Who Did Cleo?

Mystery/ Art Museum / Butter Knife / 946w

The sculpture hall of the Met. A marble bust of Cleopatra sitting on a granite pedestal, circa 200 AD, artist unknown. Artist unknown has gone with a strictly Ptolemaic interpretation: loose curls, angular nose, soft Grecian chin and an absent look in the eyes. Of her Egyptian culture or fierce intellect, there’s neither hide nor hair. Detective Casaldi stands in front of her, fists on hips. The pair are eye-to-eye, encircled by yellow tape and softly mewing tourists.

Someone has taken a can of spray-paint to the bust of the bust; SN-149 drips in silver down her pale white décolletage. The curator, Ms. Emeline Poiver – a woman with impressive bosoms of her own, Casaldi has already noted ­– is beside herself. How in the world could this have happened without anyone taking notice?

Casaldi’s thinking it’s anyone’s guess. Someone lightning-quick with that can. The paint is pretty fresh, so everyone leaving the museum is being searched, but so far the most egregious contraband has been a Mets lighter.

Ramos is Casaldi’s partner. He’s brand new in every way – brand new detective badge, brand new to the 19th precinct, slacks so brand new they’ve still got the creases from the department store hanger. The man is chewing gum like it’s his job and staring off into the vaulted ceiling of the hall, instead of studying the crime-scene-in-silver.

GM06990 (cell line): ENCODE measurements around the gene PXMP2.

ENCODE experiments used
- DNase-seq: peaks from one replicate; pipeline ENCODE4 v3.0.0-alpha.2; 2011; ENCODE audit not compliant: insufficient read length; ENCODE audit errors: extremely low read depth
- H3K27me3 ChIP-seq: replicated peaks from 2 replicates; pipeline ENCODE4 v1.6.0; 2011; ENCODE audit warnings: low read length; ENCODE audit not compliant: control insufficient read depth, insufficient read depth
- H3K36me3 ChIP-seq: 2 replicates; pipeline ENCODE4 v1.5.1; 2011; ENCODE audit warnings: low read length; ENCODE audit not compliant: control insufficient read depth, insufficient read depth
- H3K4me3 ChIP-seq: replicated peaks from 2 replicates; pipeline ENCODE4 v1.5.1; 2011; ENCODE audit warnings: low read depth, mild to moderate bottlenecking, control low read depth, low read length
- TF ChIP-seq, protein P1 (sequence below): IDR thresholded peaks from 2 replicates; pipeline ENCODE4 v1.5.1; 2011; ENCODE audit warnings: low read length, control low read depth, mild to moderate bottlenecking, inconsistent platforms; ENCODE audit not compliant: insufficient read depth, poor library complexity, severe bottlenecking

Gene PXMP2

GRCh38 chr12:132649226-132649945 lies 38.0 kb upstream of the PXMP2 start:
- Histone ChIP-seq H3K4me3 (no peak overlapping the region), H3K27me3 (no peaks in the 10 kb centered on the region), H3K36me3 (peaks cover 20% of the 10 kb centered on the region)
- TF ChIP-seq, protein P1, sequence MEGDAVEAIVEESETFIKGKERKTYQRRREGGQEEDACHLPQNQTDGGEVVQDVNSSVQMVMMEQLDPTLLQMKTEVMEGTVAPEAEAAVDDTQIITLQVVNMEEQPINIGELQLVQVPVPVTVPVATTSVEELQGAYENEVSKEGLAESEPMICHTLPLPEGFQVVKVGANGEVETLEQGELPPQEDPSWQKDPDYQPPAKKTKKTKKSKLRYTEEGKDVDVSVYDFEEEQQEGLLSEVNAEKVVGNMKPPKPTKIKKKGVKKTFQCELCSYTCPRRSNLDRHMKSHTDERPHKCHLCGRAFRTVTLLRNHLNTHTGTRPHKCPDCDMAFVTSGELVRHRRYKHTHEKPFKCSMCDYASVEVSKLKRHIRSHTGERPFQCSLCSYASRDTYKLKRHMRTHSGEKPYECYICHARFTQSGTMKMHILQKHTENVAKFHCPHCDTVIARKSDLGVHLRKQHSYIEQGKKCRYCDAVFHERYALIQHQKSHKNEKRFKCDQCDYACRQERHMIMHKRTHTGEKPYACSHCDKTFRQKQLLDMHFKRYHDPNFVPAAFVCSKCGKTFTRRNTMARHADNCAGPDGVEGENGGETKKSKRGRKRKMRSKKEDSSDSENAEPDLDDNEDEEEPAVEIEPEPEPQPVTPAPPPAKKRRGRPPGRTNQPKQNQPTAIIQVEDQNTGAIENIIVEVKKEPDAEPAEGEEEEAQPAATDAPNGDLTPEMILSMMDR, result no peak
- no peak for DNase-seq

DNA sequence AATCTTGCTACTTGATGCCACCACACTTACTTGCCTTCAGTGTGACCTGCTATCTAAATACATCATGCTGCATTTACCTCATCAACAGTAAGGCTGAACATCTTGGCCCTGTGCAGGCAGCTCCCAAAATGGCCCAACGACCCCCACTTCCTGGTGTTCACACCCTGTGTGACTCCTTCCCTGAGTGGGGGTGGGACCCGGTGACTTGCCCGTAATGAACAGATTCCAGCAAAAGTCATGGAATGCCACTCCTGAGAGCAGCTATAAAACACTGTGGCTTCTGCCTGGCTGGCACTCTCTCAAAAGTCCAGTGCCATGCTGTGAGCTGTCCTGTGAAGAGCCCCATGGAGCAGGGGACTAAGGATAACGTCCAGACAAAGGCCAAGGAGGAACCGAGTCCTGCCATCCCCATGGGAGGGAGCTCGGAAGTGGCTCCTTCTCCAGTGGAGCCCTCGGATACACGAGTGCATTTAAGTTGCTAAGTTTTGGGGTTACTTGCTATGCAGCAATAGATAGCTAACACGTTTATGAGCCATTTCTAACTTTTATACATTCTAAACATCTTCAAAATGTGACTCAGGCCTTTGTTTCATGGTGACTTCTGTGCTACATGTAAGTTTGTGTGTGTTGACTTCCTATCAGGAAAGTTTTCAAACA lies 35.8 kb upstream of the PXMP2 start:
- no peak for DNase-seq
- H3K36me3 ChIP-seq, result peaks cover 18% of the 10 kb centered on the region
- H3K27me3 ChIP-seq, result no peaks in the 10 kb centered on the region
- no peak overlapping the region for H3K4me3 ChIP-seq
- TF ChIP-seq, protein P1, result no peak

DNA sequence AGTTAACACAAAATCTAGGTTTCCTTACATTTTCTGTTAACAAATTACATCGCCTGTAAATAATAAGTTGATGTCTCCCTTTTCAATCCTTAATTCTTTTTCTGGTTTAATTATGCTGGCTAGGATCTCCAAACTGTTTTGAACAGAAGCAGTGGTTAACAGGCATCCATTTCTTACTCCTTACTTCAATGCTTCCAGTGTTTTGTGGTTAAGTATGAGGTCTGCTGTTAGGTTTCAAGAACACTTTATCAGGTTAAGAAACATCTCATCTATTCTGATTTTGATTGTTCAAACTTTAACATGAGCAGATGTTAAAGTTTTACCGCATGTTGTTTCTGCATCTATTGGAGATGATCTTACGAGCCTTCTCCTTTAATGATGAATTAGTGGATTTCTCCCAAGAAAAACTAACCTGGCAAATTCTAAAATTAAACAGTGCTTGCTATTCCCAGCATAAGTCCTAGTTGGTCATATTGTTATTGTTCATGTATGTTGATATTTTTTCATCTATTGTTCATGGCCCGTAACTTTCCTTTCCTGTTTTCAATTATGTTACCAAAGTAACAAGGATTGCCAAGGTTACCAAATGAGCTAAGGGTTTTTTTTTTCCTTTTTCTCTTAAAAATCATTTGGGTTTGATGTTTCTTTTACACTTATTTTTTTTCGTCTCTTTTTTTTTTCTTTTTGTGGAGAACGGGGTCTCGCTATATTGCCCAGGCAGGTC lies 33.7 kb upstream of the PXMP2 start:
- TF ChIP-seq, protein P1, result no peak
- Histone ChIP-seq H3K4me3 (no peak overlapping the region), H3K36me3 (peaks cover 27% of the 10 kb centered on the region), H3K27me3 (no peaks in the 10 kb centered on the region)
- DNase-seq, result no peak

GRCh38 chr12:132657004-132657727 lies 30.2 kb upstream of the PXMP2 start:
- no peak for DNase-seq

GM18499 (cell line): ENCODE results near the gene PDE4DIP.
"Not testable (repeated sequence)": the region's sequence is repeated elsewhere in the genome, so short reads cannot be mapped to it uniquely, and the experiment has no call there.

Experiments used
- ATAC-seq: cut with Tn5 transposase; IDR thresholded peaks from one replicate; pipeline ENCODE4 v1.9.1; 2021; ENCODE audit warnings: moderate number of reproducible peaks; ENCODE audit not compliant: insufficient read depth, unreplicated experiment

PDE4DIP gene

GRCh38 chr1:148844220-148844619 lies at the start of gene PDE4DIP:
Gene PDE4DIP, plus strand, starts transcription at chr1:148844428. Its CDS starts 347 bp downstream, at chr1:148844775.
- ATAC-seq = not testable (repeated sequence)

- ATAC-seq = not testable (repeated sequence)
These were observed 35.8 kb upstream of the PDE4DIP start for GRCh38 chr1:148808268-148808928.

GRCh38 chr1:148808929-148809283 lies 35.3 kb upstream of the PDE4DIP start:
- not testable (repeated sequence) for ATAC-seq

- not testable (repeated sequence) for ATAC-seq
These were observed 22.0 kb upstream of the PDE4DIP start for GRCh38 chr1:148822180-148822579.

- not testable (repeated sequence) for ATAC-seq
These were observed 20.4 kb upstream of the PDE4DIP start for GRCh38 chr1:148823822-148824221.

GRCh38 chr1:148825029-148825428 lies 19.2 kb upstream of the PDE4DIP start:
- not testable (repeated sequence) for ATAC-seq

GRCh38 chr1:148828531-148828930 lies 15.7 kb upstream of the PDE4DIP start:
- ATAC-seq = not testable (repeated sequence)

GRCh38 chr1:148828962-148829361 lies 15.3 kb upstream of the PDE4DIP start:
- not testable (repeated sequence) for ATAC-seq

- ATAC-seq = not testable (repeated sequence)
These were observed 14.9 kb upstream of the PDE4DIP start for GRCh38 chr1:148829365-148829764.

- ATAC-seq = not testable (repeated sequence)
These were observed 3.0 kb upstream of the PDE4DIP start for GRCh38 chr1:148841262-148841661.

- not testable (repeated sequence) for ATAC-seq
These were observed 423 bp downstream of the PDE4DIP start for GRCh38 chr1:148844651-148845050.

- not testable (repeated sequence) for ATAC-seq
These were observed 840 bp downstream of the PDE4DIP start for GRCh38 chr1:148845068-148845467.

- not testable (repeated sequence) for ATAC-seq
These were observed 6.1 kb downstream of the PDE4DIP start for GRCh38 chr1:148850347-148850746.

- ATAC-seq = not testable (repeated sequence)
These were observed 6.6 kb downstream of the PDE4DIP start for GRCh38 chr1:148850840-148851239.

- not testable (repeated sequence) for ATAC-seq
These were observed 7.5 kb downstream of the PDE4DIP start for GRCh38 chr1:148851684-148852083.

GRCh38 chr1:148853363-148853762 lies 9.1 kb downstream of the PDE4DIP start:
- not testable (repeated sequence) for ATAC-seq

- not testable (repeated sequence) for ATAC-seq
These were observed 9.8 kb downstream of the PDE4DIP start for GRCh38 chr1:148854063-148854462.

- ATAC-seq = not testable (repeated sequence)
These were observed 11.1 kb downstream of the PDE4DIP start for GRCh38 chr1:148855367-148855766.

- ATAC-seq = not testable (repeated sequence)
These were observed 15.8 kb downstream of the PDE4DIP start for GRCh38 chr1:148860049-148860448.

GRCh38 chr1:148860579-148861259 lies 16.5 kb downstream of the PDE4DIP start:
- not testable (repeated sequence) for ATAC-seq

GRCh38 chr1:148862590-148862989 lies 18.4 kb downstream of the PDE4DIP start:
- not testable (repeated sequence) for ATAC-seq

Casaldi shakes his head. He isn’t so sure about introducing any Latin flavor to his ten years on the job, but, he figures, he’ll have to get used to it.

Anthony Ramos knows Casaldi isn’t his biggest fan. Might even think he’s a little stupid. That’s fine; he’s alright with being underestimated. Temporarily, that is. He only needs a couple more weeks to really get his footing in the Upper East Side. It sure as hell isn’t the Heights. Even the crimes are different.

Not this time, though. He chews and thinks.

“What do you think?” Casaldi asks. “Look familiar?”

Ramos shakes his head. “Some poser, I figure. Art school grad.”

“These goddamn kids,” Casaldi mutters, out of range of the whimpering Ms. Poiver. “They’re a plague.”

Right around ’69 came the first wave of taggers, OG “writers,” as they called themselves, schlepping paint and hissing their initials onto every surface of the city like they were some kinda Picassos. The subway cars looked like rolling rainbow spaghetti. Like somebody wadded up the funnies from the newspaper and pasted it on there.

“It’s an eyesore,” declared Mayor Lindsay.

It’s ’73 now, though, and the writers have mostly moved on to new styles, new techniques. Ramos knows this because up until last January he’d been 30th precinct, where a lot of the writers are from, which hadn’t worked out so well because he was a Heights kid himself. So Ramos can see clear as day that the kid who’d done Cleo did it old school.

“I’m gonna go check in with the unis,” Ramos says to Casaldi, who grunts. Cleo, besmirched, looks at Ramos disapprovingly. If she had arms, they would have been folded.

In reality, Ramos hurries past the unis checking bags at the front entrance, and books it to a payphone a block over on Madison. He spits out his gum and dials a memorized number.